The most important factor is that the current consumption of a microcontroller is directly proportional to both the applied clock frequency and the supply voltage. It is also somewhat dependent on the temperature of the microcontroller. The current version of ISO/IEC 7816-3 specifies a maximum current of 60mAfor voltage class A (5 V) at a maximum clock frequency of 5 MHz and a maximum ambient temperature of 50 ◦C. With regard to smart cards for financial transactions, in the EMV 2000 specification the ISO/IEC 7816-3 value for the maximum current is reduced from 60 mA to 50 mA, but there are no other significant supplementary restrictions. In the telecommunications sector, current consumption has been a critical factor since the very beginning. Consequently, in this sector are there is a complicated set of rules specifying the maximum current as a function of the clock rate and operating state of the smart card. A detailed presentation of the maximum current for the various voltage classes is given in Table 3.2.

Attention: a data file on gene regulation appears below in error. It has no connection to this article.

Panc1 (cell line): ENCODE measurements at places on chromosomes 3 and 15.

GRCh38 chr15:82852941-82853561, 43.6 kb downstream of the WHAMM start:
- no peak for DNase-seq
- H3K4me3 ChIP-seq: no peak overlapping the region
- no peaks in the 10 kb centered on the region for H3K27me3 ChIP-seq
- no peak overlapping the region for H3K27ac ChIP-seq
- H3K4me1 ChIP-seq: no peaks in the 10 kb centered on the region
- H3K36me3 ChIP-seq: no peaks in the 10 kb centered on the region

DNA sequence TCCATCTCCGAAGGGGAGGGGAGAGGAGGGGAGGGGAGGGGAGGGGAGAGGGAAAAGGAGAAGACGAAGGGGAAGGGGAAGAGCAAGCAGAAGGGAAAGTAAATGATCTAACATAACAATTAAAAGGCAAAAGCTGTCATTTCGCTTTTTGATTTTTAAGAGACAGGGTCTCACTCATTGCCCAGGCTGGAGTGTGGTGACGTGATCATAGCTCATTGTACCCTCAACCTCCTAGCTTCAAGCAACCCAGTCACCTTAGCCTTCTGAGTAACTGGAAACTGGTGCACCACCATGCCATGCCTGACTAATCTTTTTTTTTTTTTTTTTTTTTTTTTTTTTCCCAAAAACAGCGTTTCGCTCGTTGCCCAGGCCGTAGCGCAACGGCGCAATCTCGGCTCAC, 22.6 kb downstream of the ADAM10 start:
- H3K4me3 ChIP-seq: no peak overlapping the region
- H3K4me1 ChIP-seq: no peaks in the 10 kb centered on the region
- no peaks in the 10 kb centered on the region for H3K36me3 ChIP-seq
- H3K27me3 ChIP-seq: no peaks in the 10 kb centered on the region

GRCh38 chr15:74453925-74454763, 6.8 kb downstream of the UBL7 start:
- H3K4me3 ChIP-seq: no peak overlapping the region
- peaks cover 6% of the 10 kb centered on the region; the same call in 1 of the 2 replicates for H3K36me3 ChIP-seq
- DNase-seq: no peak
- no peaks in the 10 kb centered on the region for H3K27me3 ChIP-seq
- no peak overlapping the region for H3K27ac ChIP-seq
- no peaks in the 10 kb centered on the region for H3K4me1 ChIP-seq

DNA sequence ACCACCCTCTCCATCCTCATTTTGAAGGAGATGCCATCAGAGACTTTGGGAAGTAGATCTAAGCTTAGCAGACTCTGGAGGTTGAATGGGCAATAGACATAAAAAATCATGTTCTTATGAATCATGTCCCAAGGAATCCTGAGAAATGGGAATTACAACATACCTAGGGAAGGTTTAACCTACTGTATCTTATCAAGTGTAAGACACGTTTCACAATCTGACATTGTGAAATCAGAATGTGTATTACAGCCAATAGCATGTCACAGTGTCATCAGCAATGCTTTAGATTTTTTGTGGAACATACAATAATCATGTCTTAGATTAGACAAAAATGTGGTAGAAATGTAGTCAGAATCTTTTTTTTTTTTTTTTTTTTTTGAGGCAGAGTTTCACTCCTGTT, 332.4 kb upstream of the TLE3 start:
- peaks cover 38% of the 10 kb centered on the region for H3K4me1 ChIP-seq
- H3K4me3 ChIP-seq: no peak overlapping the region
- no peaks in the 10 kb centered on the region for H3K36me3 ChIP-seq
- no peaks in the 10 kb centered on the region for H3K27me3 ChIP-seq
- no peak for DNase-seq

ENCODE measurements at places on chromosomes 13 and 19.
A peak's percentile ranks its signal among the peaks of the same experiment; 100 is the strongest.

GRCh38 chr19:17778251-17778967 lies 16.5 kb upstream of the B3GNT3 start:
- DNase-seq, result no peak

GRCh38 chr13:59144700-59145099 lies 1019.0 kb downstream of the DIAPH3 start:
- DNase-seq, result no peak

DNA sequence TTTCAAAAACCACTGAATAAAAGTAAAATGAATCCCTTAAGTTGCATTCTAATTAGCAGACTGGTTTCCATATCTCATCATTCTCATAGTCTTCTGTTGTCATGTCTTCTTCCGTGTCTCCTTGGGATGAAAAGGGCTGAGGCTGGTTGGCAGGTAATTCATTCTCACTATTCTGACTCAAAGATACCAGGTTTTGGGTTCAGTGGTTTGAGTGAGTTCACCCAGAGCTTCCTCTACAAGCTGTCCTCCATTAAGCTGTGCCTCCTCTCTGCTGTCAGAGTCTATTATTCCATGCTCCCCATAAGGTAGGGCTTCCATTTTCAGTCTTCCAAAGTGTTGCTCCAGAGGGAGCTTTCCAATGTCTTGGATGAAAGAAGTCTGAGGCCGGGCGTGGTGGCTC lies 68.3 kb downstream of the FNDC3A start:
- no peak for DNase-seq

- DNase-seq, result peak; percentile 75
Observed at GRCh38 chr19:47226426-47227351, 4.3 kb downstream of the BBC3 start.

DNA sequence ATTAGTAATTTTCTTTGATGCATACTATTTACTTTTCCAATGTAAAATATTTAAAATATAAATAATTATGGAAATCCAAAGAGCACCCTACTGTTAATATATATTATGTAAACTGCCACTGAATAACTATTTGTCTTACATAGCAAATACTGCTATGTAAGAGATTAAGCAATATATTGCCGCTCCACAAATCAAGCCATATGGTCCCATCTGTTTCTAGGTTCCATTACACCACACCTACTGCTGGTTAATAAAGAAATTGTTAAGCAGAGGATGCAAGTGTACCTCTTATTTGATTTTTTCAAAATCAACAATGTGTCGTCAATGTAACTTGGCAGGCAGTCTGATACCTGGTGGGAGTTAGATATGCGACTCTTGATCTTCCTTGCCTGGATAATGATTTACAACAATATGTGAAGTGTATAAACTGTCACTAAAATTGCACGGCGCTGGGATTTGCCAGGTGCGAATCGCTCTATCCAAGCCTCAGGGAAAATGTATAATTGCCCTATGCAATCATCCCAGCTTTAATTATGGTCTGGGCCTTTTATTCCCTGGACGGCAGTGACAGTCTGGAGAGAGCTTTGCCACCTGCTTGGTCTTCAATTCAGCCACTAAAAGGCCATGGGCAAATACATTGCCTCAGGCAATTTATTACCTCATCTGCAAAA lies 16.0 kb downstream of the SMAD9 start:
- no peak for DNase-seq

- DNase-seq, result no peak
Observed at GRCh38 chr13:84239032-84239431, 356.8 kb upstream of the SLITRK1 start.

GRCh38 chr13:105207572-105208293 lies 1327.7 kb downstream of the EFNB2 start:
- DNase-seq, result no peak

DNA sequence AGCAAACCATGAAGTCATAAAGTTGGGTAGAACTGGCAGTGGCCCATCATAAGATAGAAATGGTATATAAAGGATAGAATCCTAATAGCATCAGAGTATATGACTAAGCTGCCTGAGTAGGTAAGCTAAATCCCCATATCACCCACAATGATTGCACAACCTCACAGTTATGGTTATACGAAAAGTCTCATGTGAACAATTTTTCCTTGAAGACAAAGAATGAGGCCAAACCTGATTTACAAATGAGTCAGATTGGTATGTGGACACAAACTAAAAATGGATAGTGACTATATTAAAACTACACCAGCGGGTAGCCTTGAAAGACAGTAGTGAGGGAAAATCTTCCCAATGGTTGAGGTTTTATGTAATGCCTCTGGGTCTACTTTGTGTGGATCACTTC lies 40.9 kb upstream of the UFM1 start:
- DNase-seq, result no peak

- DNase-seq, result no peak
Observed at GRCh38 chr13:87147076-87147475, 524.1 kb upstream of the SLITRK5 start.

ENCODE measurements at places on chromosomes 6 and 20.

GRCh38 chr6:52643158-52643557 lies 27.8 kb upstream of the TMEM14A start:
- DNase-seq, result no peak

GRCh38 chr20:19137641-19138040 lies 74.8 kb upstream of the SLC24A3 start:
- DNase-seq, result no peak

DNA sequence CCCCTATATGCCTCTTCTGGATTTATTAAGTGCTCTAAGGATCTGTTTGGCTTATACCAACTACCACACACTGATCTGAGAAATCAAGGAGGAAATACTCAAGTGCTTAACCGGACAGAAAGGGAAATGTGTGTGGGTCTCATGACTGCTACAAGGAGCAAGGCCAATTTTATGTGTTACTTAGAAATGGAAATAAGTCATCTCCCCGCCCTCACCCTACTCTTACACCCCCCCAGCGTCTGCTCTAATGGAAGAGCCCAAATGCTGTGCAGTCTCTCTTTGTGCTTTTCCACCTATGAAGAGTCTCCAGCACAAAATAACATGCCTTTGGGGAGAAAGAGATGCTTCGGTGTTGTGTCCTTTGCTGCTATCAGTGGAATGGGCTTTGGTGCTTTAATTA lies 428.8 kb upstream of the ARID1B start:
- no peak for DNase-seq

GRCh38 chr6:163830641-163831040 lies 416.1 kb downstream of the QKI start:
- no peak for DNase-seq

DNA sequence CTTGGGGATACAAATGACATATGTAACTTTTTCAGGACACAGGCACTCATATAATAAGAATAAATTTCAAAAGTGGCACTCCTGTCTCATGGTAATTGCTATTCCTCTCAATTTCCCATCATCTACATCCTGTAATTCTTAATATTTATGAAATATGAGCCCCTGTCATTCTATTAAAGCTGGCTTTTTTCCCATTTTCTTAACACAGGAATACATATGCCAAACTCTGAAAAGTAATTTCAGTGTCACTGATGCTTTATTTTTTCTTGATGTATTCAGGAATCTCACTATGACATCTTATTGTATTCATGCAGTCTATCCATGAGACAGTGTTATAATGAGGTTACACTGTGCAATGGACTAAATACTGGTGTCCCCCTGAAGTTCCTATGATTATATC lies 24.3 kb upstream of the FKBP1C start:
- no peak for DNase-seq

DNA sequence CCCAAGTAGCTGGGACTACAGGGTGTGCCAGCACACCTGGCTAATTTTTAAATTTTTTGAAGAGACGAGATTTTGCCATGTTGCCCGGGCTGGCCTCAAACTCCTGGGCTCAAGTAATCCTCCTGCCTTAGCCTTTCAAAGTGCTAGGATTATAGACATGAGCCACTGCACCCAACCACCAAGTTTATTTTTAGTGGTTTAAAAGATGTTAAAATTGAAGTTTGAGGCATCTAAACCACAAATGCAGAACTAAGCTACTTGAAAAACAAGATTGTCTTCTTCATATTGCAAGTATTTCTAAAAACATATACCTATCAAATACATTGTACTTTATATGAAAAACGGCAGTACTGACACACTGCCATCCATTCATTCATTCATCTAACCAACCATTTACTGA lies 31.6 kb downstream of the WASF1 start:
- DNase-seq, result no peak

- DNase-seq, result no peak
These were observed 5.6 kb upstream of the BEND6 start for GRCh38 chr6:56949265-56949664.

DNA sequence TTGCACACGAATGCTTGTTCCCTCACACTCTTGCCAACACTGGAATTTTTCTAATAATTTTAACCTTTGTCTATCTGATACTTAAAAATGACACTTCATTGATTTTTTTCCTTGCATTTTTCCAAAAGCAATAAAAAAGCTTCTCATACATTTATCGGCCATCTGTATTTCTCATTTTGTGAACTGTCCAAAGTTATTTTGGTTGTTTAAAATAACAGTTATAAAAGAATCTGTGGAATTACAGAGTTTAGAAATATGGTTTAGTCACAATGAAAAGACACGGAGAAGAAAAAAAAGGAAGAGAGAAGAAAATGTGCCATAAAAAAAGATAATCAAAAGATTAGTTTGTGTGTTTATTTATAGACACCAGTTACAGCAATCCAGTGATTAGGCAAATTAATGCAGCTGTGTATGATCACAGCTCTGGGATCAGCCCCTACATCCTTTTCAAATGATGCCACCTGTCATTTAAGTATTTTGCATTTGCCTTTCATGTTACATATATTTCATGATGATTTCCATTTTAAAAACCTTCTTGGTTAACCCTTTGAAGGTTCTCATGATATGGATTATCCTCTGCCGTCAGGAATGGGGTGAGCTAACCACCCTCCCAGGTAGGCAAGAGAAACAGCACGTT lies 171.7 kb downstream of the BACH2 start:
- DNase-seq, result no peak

A technically interesting innovation has been introduced for smart cards that conform to the USIM specification. Here two different operating states are specified with regard to current consumption. The first state encompasses the time from the reset until selection of the application, while the second state comprises the subsequent application-specific session. The maximum allowable current consumption in the first state is significantly lower than in the second state. Furthermore, the mobile telephone can use an application-specific data object to determine the current demand of the currently selected application. This is because the current consumption of a smart card is considerably higher when its numeric coprocessor or internal frequency multiplier is enabled in order to achieve higher performance. With this mechanism, itwould at least be theoretically possible to have a mobile telephone use only those ‘smart applications’ whose current consumption it can adequately support. Unfortunately, the corresponding USIM specification does not include any procedure to allow a mobile telephone and a smart card to negotiate the maximum available current, as with PPS. With the current version of the specification, the only option available to a mobile telephone if its smart card demands too much current is to deactivate the smart card. Modern microcontrollers for smart cards have current consumptions on the order of 350 μA per megahertz of clock frequency. Using this value, we can write the following formula for the current consumption of a microcontroller as a function of the applied clock frequency or the clock frequency generated inside the chip: